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Entities

With entities we mean what is usually implemented using Entity Beans or Hibernate POJOs (i.e. a persistent entity like a Company or Person for example); in the Spring cartridge you will not need to worry about the underlying persistence technology, but you will probably want to know that Hibernate POJOs will be generated for the entities you model.

In order to successfully generate a single entity it is sufficient to simply model a single class and assign it the <<Entity>> stereotype, this stereotype tells the Spring cartridge to treat this class as an entity.

Let's start by modeling a package org.andromda.test and putting a class inside that package, give that class the name Car . Now make sure that entity has the <<Entity>> stereotype, it depends on your UML tool how you need to do that exactly.

You can now try to generate code from your model and take a look at what is generated. If you don't know how to generate code using AndroMDA then head on over to the getting started guide (especially the section explaining how to setup your first AndroMDA project).

If everything went well, all code related to this class will have been generated into the /core/target/src project subdirectory, no manual implementation will need to be added at this point.

  • Auto-generated source that does not need manual editing
  • Auto-generated source that should be edited manually
  • File that is affected by the modifications applied in this section

The class we have modeled does not have any properties, however, we notice it having an 'id' attribute, where is it coming from ? Well, by default AndroMDA configures the Spring cartridge to generate an identifier when none have been modeled by the user, this identifier is called id , and it is of type datatype::Long . It is possible to override these settings in the namespace properties for Maven or the namespace properties for Ant. Click here if you want to know more about the default namespace properties you can set.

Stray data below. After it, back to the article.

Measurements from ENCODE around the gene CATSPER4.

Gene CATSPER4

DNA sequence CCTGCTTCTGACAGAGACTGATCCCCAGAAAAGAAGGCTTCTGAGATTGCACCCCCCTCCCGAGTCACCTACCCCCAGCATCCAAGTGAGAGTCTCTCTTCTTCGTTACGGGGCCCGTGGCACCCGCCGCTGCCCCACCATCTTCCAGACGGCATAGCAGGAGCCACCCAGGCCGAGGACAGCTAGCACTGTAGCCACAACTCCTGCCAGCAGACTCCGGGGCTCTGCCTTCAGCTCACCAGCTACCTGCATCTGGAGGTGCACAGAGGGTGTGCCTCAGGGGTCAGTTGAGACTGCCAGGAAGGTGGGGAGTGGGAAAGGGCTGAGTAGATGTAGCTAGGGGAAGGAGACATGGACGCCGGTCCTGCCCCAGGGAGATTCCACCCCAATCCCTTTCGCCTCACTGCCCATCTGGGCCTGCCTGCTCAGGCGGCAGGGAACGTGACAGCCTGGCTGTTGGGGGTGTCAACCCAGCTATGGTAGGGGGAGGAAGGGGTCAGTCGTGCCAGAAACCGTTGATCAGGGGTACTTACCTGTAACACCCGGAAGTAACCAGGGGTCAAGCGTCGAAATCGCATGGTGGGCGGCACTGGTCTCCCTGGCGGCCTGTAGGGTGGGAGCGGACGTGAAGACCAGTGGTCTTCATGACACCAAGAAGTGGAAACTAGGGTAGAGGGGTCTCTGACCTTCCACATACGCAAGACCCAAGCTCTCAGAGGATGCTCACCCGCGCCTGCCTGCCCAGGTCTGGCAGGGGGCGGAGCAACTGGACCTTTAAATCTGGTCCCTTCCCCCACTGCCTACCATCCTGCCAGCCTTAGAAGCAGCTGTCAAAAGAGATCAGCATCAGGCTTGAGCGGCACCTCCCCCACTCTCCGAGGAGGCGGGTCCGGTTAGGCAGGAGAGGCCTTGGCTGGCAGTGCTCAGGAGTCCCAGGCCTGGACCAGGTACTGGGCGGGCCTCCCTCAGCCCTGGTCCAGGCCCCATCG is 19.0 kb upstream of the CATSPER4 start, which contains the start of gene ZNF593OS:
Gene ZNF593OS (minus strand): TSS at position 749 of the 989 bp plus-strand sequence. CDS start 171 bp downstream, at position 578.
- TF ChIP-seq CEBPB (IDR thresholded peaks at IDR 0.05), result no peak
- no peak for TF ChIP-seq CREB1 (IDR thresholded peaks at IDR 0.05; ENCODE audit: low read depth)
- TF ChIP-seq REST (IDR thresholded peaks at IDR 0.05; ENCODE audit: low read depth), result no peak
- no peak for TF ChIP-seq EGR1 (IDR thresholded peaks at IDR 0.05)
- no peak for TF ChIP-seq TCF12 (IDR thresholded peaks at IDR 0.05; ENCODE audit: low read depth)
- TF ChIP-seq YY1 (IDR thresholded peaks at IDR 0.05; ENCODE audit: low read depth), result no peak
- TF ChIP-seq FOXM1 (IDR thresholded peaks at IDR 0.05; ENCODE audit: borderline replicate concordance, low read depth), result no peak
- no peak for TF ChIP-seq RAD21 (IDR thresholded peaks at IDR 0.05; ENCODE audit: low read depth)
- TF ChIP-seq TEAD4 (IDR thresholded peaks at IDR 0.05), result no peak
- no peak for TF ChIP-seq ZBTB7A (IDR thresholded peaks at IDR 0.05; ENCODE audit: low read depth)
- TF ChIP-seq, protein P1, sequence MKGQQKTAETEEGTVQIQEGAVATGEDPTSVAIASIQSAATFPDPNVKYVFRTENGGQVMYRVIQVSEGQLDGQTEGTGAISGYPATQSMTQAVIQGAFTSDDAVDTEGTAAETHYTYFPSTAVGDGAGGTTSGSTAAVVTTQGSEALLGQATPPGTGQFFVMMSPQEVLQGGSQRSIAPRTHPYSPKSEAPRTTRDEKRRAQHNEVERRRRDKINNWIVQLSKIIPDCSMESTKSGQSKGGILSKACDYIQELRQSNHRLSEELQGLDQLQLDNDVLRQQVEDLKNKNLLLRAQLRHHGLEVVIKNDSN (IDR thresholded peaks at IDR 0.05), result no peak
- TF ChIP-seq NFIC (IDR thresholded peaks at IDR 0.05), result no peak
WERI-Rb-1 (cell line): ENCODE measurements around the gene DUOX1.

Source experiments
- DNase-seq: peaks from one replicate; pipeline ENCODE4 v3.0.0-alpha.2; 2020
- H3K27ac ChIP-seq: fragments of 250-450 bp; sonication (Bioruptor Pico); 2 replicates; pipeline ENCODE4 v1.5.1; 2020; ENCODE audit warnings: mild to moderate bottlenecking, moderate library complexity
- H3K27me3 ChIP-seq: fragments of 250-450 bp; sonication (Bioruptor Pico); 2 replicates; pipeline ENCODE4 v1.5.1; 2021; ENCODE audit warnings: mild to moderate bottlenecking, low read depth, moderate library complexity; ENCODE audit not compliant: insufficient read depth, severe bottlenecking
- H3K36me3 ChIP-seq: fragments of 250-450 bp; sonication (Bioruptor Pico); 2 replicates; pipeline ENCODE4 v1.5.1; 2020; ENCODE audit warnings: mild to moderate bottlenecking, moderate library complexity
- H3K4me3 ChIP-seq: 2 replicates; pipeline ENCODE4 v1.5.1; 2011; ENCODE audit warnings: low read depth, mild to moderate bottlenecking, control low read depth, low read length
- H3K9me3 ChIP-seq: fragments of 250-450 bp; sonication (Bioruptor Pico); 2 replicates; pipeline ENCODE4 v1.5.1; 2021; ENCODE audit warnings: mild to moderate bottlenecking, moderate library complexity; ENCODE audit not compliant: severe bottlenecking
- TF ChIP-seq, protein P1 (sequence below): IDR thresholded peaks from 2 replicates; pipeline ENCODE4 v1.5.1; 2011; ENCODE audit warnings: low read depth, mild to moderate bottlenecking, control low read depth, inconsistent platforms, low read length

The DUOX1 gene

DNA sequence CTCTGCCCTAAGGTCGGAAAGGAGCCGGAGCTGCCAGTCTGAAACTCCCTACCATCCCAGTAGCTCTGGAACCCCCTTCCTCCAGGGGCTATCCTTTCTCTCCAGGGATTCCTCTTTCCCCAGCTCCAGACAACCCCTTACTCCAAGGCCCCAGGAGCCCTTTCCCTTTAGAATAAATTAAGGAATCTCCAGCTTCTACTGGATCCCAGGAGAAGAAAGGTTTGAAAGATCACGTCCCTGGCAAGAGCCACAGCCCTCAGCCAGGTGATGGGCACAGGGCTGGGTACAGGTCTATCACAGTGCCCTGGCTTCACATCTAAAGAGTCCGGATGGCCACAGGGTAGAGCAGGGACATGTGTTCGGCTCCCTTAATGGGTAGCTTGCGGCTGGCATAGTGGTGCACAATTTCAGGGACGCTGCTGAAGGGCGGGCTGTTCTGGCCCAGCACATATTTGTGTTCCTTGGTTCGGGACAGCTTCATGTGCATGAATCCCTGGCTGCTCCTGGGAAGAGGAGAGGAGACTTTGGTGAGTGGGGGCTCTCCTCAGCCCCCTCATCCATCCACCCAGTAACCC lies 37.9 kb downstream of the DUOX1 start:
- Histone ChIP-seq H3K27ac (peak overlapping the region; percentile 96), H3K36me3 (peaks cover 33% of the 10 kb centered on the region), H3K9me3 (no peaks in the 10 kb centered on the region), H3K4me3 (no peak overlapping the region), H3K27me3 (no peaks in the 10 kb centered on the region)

You may also model operations on an entity, this will generate them as methods in the resulting Java class. Operations that are classifier scoped ( static in Java) will go into the corresponding DAO, in UML diagrams those operations are underlined when shown.

  • Auto-generated source that does not need manual editing
  • Auto-generated source that should be edited manually
  • File that is affected by the modifications applied in this section

So far we have modeled some very basic stuff, let's add a bit of complexity in the next sections.

Unique Attributes

In case you want an entity's attribute to be unique for all instances of that entity's type you should assign the <<Unique>> stereotype to it.

Attribute Multiplicity

It's possible to configure the multiplicity of an entity's attribute, by setting it to [0..1] an attribute is not required and is allowed to be set to null ; setting the multiplicity to a value greater than 0 means the attribute is required.

Please note that some UML tools have a default multiplicity value for attributes when not specified by the user, these default values may differ from tool to tool.

Nullable Parameters

If you want an operation to have a parameter which is allowed to be null then simply assign the <<Nullable>> stereotype to that parameter. By default service and DAO operations throw an exception when a null argument has been passed.

It is possible to globally disable checking for null arguments, so you will never need to specify the <<Nullable>> stereotype; to do so just specify the parameterRequiredCheck namespace property to have the false value.

Next

In the next section we'll learn about entity relationships, click here to continue.